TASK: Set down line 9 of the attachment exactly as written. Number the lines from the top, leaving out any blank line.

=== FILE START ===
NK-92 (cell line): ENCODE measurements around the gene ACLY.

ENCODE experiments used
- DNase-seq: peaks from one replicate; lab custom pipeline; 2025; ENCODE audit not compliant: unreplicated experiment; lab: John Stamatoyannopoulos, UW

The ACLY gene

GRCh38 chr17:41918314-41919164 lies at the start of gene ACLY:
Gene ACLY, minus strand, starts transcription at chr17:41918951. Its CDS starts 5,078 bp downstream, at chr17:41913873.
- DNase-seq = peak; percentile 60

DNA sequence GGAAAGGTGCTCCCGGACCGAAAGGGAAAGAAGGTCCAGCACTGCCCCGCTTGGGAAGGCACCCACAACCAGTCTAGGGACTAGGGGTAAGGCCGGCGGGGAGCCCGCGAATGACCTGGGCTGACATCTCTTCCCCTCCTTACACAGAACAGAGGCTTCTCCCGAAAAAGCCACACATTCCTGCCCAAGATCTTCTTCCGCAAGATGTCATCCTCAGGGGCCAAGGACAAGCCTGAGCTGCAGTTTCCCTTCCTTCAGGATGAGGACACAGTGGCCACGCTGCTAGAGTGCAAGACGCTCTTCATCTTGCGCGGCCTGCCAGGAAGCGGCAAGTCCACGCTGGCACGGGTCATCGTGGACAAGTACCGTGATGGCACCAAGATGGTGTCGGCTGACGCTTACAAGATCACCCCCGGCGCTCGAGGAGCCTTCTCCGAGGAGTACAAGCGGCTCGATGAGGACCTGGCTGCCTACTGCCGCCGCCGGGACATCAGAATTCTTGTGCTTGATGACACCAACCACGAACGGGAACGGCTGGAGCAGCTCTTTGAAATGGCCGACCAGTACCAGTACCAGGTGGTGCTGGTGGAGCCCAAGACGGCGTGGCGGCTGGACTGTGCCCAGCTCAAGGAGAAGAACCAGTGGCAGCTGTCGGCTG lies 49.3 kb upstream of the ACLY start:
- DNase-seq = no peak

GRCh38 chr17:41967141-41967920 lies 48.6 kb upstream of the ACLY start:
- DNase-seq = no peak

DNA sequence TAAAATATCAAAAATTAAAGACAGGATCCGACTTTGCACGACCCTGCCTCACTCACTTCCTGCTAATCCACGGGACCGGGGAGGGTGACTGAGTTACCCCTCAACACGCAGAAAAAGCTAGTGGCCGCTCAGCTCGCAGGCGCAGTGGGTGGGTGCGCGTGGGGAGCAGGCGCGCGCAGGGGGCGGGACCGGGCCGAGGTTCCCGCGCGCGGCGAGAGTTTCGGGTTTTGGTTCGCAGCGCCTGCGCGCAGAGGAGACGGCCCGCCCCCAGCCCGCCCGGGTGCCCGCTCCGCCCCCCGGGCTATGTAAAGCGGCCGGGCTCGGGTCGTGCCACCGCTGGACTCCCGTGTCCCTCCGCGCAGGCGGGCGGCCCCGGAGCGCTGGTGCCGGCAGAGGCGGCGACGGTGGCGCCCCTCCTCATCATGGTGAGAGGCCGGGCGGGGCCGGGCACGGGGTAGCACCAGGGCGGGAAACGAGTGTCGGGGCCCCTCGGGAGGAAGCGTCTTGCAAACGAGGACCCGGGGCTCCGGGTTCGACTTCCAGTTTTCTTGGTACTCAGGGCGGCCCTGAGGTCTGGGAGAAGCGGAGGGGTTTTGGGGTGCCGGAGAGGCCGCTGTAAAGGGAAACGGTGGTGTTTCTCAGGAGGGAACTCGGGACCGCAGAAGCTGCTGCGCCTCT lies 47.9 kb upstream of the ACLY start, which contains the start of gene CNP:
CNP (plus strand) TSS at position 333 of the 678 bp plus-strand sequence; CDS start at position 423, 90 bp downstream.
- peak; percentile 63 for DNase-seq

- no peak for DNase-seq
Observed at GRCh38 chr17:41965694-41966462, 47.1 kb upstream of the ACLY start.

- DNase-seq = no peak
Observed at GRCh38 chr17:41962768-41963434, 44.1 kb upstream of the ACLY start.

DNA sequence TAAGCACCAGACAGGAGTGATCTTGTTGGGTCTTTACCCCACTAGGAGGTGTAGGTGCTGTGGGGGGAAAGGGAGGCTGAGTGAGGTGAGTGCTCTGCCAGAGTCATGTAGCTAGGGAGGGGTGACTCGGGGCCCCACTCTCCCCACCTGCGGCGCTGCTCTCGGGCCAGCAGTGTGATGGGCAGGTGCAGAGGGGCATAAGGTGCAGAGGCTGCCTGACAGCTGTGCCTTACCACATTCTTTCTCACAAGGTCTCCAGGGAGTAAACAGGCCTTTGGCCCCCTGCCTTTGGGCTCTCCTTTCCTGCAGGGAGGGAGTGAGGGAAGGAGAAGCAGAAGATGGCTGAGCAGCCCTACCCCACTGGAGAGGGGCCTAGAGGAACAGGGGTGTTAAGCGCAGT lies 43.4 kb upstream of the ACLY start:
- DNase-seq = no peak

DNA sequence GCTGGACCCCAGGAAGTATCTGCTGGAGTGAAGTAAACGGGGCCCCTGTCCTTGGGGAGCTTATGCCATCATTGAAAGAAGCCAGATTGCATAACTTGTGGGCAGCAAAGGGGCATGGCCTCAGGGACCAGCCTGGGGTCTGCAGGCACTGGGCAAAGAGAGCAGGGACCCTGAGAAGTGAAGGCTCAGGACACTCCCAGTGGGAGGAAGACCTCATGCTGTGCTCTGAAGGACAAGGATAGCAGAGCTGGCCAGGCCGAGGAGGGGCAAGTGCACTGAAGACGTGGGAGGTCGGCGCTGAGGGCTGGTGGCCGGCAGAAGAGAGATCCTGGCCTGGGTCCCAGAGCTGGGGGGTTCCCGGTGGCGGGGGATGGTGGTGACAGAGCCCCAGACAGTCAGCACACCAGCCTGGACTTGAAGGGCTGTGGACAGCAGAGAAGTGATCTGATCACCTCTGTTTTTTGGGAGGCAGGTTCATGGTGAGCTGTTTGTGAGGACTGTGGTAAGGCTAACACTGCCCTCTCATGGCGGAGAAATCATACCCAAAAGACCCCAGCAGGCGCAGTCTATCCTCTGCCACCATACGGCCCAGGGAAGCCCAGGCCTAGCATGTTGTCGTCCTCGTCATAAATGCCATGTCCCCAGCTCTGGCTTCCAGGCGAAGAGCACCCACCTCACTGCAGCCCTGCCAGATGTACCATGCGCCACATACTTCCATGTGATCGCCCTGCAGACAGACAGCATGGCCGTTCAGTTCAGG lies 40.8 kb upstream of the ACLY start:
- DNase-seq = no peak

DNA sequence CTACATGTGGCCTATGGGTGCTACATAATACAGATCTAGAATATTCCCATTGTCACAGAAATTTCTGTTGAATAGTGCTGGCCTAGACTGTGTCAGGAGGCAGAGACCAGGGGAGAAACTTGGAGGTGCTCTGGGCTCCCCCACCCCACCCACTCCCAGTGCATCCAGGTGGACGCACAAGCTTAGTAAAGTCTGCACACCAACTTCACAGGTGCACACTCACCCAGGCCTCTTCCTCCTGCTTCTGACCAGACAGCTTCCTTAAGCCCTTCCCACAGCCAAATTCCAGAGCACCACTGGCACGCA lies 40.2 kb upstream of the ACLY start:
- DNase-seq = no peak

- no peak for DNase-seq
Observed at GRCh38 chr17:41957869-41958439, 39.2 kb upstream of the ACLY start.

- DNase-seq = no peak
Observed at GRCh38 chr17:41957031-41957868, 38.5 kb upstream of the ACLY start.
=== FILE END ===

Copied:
- DNase-seq = no peak